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Abstract: PO1291

Peritoneal Protein Clearance and Lean Body Mass Index: Relationship in Peritoneal Dialysis Patients

Session Information

Category: Dialysis

  • 703 Dialysis: Peritoneal Dialysis

Authors

  • Marques, Roberto Calças, Centro Hospitalar Universitário do Algarve, Faro, Portugal
  • Domingos, Ana T., Centro Hospitalar Universitário do Algarve, Faro, Portugal
  • Carias, Eduarda C e, Centro Hospitalar Universitário do Algarve, Faro, Portugal
  • Guedes, Anabela M., Centro Hospitalar Universitário do Algarve, Faro, Portugal
  • Bernardo, Idalécio, Centro Hospitalar Universitário do Algarve, Faro, Portugal
  • Neves, Pedro Leao, Centro Hospitalar Universitário do Algarve, Faro, Portugal
Background

An important feature of Peritoneal Dialysis (PD) is peritoneal protein loss (PPL) during dialysis. Peritoneal Protein Clearance (PPCl) is considered a better index as it reflects the individual differences of PPL and membrane function of both small and large pores. Higher PPCl has been reported to be associated with hypoalbuminemia and malnutrition, with some authors stating higher overall mortality. However, new studies failed to draw similar conclusions, arousing new insights on the peritoneal protein metabolism. Lean body mass index (LBMI) has been used as a useful marker of nutritional status in PD patients. The aim of this study was to evaluate the relationship between PPCl and LBMI.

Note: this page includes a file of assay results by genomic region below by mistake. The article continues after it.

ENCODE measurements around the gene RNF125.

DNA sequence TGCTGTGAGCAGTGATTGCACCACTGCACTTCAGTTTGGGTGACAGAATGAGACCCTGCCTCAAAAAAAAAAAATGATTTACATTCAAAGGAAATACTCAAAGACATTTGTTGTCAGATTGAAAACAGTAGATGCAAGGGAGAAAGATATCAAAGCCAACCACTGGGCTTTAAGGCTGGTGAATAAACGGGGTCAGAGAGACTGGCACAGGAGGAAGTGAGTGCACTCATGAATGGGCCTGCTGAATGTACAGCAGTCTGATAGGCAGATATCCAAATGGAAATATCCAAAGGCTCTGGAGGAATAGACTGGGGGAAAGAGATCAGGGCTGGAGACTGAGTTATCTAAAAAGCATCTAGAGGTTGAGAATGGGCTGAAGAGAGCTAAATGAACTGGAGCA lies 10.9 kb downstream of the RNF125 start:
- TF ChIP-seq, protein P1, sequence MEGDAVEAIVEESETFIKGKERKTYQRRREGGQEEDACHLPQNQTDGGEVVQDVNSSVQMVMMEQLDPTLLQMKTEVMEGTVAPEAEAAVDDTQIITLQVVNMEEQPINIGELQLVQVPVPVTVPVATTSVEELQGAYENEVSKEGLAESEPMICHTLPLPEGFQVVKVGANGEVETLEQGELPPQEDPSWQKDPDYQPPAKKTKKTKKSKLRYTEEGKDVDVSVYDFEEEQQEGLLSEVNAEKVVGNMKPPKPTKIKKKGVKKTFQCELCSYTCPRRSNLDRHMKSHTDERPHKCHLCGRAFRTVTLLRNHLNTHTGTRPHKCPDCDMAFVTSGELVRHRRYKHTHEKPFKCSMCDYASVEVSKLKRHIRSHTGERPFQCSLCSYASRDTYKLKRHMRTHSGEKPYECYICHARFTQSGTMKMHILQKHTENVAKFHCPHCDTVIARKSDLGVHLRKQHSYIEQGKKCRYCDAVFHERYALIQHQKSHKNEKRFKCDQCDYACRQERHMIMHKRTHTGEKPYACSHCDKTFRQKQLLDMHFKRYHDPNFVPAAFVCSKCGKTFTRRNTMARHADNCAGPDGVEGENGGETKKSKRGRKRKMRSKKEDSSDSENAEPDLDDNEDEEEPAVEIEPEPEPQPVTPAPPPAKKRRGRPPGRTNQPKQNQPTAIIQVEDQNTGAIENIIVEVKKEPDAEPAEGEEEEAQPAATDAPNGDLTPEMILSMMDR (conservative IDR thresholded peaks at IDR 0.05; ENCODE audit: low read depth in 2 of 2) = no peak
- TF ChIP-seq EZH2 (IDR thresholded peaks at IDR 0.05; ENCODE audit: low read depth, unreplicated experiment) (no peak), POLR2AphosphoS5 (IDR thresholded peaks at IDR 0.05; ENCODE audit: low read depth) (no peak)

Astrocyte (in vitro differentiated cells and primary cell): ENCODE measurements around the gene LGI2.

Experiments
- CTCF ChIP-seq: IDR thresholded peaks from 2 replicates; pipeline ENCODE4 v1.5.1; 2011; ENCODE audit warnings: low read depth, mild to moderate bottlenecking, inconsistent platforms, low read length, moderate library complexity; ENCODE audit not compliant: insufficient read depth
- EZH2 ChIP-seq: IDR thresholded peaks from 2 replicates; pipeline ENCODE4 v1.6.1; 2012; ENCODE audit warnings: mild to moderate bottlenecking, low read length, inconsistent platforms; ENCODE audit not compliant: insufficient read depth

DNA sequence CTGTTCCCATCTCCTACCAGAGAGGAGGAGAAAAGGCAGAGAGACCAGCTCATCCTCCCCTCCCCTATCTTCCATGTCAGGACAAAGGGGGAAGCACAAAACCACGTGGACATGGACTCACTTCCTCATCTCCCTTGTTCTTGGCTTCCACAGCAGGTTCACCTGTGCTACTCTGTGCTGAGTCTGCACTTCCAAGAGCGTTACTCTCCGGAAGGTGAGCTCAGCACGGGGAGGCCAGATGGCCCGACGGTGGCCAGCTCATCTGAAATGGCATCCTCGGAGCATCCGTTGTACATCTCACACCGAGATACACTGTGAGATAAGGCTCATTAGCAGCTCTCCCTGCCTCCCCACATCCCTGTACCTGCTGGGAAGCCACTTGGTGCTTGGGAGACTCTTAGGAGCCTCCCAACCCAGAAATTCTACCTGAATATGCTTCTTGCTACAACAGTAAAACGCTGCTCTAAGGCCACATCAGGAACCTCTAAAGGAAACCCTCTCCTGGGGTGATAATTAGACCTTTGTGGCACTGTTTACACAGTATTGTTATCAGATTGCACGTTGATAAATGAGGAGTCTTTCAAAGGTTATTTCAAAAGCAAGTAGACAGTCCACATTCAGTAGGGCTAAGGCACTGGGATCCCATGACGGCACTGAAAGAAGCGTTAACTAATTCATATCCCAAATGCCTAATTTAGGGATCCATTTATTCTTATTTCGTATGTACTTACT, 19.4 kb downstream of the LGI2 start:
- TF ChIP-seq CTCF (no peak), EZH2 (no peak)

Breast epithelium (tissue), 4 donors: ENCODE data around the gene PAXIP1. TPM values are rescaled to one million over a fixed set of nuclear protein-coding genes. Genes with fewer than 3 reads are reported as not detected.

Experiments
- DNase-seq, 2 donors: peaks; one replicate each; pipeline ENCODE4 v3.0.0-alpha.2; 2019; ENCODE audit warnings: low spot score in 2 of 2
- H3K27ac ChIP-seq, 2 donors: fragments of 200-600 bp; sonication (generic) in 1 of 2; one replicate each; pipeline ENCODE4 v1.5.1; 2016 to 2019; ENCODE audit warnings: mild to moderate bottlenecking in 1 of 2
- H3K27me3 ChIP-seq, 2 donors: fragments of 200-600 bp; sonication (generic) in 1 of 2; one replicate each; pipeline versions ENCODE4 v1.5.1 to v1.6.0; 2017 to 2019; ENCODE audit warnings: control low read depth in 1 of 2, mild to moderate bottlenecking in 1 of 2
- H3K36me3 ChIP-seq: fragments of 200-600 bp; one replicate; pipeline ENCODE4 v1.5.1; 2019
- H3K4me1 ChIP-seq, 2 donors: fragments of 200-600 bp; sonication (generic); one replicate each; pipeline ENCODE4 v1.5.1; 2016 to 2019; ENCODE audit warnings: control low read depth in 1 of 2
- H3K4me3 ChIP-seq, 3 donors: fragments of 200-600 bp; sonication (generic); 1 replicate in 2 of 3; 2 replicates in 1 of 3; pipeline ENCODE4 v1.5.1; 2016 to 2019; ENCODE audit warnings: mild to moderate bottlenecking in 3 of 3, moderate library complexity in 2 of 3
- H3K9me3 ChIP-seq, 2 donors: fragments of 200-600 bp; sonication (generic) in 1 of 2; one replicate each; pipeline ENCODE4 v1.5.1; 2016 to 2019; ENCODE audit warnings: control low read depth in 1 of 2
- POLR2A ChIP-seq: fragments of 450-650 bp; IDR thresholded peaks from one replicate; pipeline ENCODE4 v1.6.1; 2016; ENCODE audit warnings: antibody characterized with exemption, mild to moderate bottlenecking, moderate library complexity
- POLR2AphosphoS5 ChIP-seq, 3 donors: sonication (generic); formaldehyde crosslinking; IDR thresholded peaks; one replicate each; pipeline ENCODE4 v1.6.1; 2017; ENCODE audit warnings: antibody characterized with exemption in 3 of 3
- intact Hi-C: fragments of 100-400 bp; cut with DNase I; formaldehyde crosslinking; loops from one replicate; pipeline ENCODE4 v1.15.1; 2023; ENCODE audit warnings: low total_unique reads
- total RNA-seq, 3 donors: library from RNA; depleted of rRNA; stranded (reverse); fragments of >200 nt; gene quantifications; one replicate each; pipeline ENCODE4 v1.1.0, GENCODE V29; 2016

Methods

Prevalent PD patients with peritoneal equilibration test and multi-frequency bioelectrical impedance analysis (BIA) were enrolled in the cross-sectional study in a single tertiary centre from January 2014 to December 2019. PPCl was calculated dividing 24h dialysate protein loss by serum total protein. LBM was assessed by BIA and LBMI was calculated dividing LBM by body height square. Spearman correlation test was performed to examine the association between body indexes and PPCl. Multiple regression linear model was used for exploring the associated factors of PPCl.

Results

We included 67 PD patients (54.1±17.3 years, 59.7% male, 31.3% diabetic). The mean evaluated parameters were: total Kt/V 2.52±0.8, nGFR 6.7±4.1 ml/min/1.73m2 and D/P creatinine ratio 0.63±0.01. The median PPL and PPCl were 5.2(3.8-6.7) g/day and 78.35(54.81-97.19) ml/day, respectively. PPCl was significantly positively associated with LBMI (r=0.401, P 0.001) and BSA (r=0.327, P 0.007), but not with BMI (r=0.109, P 0.381). Compared with conventional body indexes, LBMI had better performance in predicting higher PPCl. Multiple linear regression model, when adjusted for gender, nGFR, kt/V and diabetes, showed that older age (β=0.288, P 0.018), higher D/P creatinine ratio (β=0.232, P 0.050) and higher LBMI (β=0.334, P 0.014) were independent predictors of PPCl.

Conclusion

Higher LBMI is a marker of better nutritional state, which is associated with better survival in PD patients. In this study, higher LBMI was independently associated with higher PPCl, potentially explaining conflicting results on the impact of higher PPCl on mortality.